It’s pretty natural for a manager to want to set objectives for their team. Managers know what they want their employees to achieve, and having one standard of success for everyone makes it easier to gauge who is performing well and who needs some improvement. But sales is an individual process that is different for each salesperson—and salespeople’s objectives should reflect that. Instead of setting standard, generic objectives for the whole team, sales managers help empower salespeople to set their own objectives. Here’s why:
Setting Individual Goals Can Work as a Motivator
According to Metal Mafia CEO Vanessa Merit Nornberg, “We asked each team member…what she thought her growth goals should be for the current year. The result was surprising. Every sales rep suggested growth goals that were higher than the ones management had set. We were worried about the higher goals, but decided to give them a try anyway.” Instead of trying to live up to goals set by management, salespeople were motivated to live up to the (even higher) standards they’d set for themselves.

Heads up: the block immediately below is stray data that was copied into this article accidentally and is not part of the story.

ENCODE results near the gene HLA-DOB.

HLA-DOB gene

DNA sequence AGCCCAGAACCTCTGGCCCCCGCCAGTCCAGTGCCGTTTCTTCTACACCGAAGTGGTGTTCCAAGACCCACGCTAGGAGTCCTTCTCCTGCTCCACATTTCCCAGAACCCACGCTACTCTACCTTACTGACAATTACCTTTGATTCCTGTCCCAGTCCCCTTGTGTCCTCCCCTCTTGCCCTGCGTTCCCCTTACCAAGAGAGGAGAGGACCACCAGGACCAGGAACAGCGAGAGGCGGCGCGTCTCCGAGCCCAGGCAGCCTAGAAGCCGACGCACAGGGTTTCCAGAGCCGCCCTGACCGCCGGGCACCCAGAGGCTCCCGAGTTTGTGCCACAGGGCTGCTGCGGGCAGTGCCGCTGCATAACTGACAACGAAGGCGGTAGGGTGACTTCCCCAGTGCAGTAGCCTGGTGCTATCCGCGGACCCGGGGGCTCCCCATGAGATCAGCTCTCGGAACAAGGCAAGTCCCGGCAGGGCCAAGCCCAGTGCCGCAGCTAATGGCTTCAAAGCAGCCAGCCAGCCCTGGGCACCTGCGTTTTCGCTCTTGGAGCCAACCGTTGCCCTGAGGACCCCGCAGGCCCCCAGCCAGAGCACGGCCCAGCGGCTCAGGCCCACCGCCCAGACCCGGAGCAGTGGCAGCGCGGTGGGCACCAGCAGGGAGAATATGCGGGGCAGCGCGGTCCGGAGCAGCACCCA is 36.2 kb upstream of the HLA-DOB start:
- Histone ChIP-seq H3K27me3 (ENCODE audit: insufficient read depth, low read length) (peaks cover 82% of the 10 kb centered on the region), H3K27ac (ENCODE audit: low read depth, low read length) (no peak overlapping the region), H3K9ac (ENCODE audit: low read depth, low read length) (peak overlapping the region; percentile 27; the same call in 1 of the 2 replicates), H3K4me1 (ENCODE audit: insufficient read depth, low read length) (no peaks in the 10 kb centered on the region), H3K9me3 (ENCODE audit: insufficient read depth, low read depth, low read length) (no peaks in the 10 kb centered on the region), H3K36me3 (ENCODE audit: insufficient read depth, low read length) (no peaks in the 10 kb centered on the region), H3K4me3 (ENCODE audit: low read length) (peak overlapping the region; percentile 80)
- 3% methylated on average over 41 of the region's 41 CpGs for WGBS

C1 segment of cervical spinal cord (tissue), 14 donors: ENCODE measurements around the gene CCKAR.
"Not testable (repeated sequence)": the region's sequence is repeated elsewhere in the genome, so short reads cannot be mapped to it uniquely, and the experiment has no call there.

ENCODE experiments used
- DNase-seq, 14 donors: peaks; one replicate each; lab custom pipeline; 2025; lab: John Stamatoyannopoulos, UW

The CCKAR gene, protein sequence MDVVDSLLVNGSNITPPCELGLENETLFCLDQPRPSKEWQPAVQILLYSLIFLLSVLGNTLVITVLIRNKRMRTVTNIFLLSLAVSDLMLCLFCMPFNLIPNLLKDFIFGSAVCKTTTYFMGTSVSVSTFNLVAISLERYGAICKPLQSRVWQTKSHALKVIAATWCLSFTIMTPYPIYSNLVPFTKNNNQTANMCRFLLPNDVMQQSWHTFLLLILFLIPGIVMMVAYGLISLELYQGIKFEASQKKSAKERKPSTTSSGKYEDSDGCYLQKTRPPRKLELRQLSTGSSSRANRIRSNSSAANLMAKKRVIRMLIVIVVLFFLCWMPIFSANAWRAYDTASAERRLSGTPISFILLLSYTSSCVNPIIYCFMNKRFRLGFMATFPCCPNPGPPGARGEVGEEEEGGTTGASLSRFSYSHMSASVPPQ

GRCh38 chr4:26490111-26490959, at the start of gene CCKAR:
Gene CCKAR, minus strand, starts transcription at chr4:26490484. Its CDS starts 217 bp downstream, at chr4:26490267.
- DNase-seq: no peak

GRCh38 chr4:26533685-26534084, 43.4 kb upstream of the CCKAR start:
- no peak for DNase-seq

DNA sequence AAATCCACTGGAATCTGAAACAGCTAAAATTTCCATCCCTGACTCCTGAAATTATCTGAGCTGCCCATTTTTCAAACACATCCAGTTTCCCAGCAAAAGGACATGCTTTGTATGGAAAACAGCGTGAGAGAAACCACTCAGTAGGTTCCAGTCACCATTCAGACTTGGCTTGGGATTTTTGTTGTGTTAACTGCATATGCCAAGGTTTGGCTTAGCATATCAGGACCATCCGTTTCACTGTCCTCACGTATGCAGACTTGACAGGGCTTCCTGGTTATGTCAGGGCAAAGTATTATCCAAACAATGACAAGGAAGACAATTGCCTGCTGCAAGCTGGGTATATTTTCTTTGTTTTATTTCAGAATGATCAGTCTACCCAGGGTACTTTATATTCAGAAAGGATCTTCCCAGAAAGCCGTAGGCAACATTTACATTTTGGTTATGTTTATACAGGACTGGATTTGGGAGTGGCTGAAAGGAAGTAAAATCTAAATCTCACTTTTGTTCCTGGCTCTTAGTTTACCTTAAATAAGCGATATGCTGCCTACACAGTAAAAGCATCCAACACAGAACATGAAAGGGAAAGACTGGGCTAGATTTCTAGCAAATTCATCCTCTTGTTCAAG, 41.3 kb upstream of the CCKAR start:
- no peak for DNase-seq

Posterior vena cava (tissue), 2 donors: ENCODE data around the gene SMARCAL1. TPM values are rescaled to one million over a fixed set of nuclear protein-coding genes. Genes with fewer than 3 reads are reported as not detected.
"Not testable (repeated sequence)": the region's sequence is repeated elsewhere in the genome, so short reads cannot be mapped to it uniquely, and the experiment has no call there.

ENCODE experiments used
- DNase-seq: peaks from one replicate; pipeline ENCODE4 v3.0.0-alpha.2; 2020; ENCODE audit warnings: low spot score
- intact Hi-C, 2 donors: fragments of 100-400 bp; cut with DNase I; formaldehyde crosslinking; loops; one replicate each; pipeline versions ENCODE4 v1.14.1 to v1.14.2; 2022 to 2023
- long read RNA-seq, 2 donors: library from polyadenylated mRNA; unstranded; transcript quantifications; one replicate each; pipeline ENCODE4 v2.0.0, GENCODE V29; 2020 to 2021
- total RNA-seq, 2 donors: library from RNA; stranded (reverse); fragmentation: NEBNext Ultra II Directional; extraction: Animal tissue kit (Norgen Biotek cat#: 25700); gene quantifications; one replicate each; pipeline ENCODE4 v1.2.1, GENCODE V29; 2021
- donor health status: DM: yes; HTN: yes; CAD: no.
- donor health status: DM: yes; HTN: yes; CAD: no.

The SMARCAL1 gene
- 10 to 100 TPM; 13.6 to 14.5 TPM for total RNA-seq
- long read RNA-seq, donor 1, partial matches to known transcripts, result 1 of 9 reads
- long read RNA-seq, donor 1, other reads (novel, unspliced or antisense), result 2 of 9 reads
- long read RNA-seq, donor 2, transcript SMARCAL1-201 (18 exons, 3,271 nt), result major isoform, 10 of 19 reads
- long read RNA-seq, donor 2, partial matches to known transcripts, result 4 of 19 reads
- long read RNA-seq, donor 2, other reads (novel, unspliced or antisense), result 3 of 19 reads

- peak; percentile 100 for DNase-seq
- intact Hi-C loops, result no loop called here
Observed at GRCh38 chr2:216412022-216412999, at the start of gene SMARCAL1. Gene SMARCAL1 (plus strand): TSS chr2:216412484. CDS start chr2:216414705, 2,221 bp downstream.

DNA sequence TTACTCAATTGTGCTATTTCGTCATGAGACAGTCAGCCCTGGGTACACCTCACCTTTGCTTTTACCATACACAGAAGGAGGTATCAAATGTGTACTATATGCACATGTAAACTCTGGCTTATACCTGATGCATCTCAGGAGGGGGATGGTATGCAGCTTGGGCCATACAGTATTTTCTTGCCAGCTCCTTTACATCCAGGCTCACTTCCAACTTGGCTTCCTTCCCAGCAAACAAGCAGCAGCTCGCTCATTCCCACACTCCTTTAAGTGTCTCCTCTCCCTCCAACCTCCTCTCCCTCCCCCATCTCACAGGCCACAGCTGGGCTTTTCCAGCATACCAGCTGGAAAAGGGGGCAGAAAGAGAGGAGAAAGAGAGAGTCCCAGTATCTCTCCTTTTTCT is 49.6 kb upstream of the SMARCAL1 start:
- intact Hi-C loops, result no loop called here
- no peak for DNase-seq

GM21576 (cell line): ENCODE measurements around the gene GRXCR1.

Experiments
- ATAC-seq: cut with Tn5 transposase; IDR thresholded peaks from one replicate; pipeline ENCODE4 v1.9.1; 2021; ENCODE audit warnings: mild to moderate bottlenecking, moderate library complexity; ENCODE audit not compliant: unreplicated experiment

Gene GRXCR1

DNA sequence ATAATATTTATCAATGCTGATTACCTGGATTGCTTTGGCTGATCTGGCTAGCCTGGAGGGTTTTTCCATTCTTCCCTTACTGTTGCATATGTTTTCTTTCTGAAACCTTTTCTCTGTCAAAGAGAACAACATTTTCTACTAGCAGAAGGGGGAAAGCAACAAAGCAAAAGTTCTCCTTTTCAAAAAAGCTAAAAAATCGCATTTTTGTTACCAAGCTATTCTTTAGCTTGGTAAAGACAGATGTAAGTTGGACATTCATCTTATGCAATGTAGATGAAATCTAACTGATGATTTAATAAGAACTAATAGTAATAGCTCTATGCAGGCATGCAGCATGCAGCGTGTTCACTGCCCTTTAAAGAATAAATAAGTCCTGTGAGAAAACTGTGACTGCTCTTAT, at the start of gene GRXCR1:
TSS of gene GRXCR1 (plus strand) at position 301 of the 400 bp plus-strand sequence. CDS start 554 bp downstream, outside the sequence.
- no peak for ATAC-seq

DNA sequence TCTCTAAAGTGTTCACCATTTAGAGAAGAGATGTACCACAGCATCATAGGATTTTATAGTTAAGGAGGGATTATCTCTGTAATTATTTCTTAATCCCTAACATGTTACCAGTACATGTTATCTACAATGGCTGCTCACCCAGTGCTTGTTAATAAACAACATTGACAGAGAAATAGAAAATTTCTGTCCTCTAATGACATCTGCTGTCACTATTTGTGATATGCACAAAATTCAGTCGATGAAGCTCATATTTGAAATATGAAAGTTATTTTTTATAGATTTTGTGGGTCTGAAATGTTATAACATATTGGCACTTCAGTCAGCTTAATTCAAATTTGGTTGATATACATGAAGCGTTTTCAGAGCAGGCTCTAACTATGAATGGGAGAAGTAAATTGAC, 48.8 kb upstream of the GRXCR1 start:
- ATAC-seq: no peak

People Know What’s Achievable for Themselves
No one knows better than individual employees what they can achieve in a given period or quarter. They have personal data and experience from previous quarters, first-hand knowledge of what’s in their immediate pipeline and a solid grasp on their existing accounts. As a manager, your role is to help your employees use that data, experience and their own intuition to set objectives that are lofty but still achievable. Work with them and show you’re invested in their success and figuring out how to achieve together.
Employees Will Have a Sense of Ownership Over Their Own Work
Helping employees set their own objectives will make them accountable and give them an increased sense of responsibility, which will in turn give them a sense of ownership over their work. By giving your employees that ownership, they’ll feel more integral to the team, and feel the sense of belonging that’s crucial to building successful teams. When your team feels like a family instead of an organization, you can build the kind of collegial culture that will grow your company and bring in more business.